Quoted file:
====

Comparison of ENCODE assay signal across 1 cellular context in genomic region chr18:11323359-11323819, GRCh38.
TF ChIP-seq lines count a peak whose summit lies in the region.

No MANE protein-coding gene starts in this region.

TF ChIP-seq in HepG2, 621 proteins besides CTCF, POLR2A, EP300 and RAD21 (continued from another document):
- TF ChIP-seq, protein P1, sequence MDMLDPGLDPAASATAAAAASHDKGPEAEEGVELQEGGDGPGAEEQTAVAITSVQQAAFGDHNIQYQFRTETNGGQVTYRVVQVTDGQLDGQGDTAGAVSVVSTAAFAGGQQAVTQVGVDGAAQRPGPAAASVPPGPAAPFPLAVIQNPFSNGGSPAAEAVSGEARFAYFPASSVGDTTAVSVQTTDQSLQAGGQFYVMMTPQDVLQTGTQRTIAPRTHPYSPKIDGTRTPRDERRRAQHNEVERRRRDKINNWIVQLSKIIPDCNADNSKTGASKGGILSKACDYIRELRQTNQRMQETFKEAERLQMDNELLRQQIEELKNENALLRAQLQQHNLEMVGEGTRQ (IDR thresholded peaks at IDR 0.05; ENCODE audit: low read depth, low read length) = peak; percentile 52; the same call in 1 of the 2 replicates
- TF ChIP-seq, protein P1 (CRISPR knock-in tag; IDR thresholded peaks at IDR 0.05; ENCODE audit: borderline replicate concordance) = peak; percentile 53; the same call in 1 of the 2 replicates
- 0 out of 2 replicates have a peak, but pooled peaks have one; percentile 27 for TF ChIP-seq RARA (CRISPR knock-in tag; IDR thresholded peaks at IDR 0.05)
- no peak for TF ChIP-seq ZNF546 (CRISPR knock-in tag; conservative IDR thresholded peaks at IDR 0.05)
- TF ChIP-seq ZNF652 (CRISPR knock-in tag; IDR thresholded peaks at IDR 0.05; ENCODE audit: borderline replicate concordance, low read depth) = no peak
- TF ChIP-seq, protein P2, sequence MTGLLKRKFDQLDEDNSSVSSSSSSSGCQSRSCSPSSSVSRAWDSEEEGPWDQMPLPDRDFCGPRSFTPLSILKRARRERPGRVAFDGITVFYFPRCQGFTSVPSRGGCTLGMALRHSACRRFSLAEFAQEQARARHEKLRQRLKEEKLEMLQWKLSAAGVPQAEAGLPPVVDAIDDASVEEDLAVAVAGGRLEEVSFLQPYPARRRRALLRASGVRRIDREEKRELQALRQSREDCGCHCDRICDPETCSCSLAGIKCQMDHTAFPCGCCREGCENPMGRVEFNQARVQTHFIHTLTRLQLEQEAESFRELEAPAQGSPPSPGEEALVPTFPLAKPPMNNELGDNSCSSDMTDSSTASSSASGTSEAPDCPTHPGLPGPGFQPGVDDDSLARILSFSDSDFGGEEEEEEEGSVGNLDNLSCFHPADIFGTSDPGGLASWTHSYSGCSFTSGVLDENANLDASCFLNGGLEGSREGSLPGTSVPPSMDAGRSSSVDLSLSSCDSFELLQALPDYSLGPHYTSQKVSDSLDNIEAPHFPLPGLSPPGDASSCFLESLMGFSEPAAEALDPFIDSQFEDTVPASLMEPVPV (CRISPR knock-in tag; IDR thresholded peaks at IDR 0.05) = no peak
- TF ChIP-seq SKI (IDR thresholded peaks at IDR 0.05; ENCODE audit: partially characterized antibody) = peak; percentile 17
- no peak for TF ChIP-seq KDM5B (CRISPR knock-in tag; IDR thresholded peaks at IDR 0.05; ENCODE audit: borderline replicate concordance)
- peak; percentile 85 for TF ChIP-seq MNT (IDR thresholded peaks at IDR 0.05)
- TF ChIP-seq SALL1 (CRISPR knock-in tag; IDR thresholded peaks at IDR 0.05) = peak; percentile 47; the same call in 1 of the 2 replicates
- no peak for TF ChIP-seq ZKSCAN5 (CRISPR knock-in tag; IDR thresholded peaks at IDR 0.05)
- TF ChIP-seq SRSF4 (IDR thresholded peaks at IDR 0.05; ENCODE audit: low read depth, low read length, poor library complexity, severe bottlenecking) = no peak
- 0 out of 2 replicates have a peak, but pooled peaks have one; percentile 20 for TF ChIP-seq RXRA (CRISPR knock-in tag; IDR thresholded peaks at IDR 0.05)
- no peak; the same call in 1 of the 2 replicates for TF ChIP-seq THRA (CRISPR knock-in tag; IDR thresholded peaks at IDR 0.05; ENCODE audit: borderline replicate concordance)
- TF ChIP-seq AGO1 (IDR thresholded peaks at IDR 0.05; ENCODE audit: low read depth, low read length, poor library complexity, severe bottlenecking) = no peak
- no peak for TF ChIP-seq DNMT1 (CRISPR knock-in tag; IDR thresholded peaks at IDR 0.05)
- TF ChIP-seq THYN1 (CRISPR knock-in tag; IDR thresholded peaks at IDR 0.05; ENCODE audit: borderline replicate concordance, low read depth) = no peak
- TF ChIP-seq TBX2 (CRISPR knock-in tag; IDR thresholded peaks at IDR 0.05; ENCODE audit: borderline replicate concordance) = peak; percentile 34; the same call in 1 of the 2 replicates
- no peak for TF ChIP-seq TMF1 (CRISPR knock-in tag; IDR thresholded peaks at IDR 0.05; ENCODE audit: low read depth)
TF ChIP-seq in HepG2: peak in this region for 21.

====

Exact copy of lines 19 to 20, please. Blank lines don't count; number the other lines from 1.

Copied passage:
- TF ChIP-seq AGO1 (IDR thresholded peaks at IDR 0.05; ENCODE audit: low read depth, low read length, poor library complexity, severe bottlenecking) = no peak
- no peak for TF ChIP-seq DNMT1 (CRISPR knock-in tag; IDR thresholded peaks at IDR 0.05)